Eagles and Piranhas and Lemurs, Oh My!
Denmark’s Defence Acquisition and Logistic Organisation has selected Remotely Controlled Weapon Station (RWS) for their newly purchased General Dynamics MOWAG Piranha III wheeled APCs, and Eagle IV light patrol vehicles. The winner was BAE Land Systems’ Bofors division in Karlskoga, Sweden, who won the SEK 330 million (approximately $50 million) contract with their LEMUR RWS. Deliveries will take place from May 2007 – fall 2008, with all assembly, final testing and delivery taking place at the DALO workshops in Denmark, at facilities in Hjorring and in Fredrikshamn.
The Piranha III is known as the LAV III in North America, and forms the basis of the USA’s Stryker vehicles. The Eagle IV is based on a Duro truck frame, which allows more up-armoring and carrying capacity than earlier HMMWV-derived Eagle models. As previous DID article have noted, however, up-armoring is not the same thing as a fully blast-resistant vehicle.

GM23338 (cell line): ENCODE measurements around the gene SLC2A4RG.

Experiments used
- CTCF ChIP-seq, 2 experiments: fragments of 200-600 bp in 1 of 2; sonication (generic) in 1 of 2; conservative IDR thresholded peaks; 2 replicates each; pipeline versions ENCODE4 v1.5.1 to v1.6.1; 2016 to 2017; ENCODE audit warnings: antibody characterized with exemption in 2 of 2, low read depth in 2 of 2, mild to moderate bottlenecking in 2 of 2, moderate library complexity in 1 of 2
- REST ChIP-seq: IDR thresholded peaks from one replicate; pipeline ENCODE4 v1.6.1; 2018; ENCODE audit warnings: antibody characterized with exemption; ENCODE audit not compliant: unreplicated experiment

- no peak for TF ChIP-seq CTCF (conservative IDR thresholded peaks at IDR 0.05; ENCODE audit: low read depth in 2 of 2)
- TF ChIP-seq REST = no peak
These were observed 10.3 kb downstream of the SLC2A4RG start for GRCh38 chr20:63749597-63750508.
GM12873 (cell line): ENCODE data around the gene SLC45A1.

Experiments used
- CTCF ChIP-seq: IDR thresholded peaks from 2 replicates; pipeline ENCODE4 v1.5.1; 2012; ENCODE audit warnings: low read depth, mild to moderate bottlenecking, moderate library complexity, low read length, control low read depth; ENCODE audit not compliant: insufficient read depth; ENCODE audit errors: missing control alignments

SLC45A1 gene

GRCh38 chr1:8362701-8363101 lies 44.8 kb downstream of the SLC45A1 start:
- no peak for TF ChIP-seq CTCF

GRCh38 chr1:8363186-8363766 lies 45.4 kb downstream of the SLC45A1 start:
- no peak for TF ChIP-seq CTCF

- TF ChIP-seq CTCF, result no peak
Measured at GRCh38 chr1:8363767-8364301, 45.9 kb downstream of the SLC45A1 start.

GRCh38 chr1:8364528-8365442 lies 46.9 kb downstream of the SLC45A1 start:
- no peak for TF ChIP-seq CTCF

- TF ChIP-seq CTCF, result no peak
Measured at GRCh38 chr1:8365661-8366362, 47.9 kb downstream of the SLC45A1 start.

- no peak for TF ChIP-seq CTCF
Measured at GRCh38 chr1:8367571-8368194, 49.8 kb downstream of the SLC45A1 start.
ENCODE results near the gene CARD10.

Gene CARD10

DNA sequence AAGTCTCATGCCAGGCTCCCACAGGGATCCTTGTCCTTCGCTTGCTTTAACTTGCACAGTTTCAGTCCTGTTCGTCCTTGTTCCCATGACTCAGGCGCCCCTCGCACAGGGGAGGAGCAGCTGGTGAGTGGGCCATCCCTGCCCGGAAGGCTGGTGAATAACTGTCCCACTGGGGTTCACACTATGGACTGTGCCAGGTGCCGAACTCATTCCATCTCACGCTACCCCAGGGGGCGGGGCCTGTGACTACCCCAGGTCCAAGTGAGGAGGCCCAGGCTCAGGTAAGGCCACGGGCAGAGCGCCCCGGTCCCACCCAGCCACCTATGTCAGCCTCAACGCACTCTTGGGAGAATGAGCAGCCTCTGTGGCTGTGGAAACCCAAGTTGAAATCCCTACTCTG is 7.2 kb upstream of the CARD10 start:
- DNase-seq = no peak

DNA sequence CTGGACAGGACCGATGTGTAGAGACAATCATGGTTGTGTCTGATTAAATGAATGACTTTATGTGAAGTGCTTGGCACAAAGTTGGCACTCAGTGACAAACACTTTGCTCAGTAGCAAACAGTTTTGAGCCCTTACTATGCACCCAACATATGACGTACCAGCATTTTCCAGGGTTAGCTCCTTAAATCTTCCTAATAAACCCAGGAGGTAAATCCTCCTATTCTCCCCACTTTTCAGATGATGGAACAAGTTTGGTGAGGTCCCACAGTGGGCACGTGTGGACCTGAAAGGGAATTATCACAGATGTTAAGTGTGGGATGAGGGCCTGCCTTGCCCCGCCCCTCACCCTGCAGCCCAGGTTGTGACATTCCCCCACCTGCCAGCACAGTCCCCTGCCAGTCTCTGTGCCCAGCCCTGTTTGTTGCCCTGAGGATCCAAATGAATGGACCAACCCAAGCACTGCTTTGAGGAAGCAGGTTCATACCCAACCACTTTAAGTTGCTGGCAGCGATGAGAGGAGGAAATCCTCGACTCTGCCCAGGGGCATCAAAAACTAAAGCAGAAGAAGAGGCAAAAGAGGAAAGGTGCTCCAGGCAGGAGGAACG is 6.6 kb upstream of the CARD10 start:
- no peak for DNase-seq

LEMUR is a fully stabilized weapon station, which means it can fire accurately even if the vehicle is moving. Like other RWS options, it is operated from inside the vehicle by a gunner, using a color display and a two-hand control handle. A thermal infrared camera coupled with a day camera, and a laser range finder round out the optics. LEMUR falls into the category of smaller RWS systems, with an extremely compact design that carries either a 12.7 mm/ .50 cal machine gun (200 rounds) or a 40 mm automatic grenade launcher (48 rounds). Smoke grenade launchers are placed around the turret, including the area in front of the optics. BAE Systems’ announcement of the Danish win touts LEMUR as modular design that can fit wheeled or tracked combat vehicles, naval protection systems, or even act as a sensor and fire control system for other weapons. In general, this is true for all RWS system, so long as their components are properly “navalized” to resist corrosion.